Trash Mutant Interviews (TMI): Videogram
- by Señor Editor, 27 March 2015
TRASH MUTANT: Your newest release “Cobretti EP” is like a collection of never before heard B-sides to the Stallone classic OST. And I mean that in the best possible way. This sounds great and really captures the ‘80s action movie vibe, while giving it a nice fresh sound. Why did you pick “Cobra” for the theme of this project?
VIDEOGRAM: Thank you! Well, "Cobra" does have a special place in my heart, as it was one of the first genre efforts me and a friend snuck into the movies to watch. If I remember correctly it was released here in Sweden with a 15 age limit and even though it was heavily censored (the end sequence made no sense whatsoever) it really made an impression on me. It's not "just" an action movie and feels so stylized and heightened it's almost like a slasher version of a cop movie. "Cobretti" will appear on my coming Cineploit debut album and for the EP I just expanded on the theme. With some much-appreciated help from D.A. Medina.
This isn’t your first release. You have a full self-titled album and several short projects under your belt right now. Going from an Italian horror kind of vibe, to Charles Bronson, Friday the 13th and more. Can you give us a short rundown on how these classic ‘70s/’80s movies inspired you to take this path in your music career? Did you always know this is the kind of sound you want to pursue in your music?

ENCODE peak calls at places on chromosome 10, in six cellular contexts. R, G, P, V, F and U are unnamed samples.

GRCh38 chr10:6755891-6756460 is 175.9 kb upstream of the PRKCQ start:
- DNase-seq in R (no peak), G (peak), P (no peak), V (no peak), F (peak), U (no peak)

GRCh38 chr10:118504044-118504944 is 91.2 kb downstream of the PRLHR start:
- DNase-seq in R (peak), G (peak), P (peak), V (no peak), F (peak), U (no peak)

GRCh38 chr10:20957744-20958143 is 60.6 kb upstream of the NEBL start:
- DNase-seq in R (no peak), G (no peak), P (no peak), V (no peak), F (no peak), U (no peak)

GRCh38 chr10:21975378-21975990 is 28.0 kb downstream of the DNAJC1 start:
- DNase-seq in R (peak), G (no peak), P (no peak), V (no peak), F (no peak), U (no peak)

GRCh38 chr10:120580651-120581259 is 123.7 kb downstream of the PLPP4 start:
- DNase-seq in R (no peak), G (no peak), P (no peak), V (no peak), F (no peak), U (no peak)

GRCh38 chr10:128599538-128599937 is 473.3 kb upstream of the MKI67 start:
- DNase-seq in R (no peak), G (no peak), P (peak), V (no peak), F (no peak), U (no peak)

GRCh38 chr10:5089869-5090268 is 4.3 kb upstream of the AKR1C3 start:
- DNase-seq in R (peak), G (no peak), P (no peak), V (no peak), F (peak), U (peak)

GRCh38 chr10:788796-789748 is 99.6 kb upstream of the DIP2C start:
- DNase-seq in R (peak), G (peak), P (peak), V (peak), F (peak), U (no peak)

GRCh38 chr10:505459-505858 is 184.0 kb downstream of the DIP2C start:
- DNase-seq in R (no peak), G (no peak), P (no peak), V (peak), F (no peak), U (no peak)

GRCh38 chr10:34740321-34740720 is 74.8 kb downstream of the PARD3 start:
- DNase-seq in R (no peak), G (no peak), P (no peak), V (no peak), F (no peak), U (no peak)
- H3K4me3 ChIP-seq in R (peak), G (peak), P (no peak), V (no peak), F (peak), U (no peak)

Well, I kinda see this project as just one of many examples of the current wave of artists that were inspired by the 1980s VHS explosion. There's musicians, graphic artists, directors etc. from pretty much all over the world that seem to have spent a good part of their childhood in video stores. It was such a different time I find it hard to describe the impact it had or just the thrill of walking into one of these damn things, ha ha ha. The artwork on the boxes were so striking; the titles, the movies themselves and the music were so visceral, plus kinda came with this air of "verboten" which made it even more appealing for a kid. I mean, these were not Ingmar Bergman movies! Thankfully, I might add.
No, I kept my music and passion for genre film separated for quite a long time. I come from a punk/hardcore type background and it wasn't until a couple of years ago when I kinda soured on the whole band thing that I decided to do music on my own. Playing around with electronics it took me about a year before I started venting my inner horror/genre film nerd. The first effort was actually my electronic project Call Me Greenhorn’s “L’Isola dei Morti Viventi” album.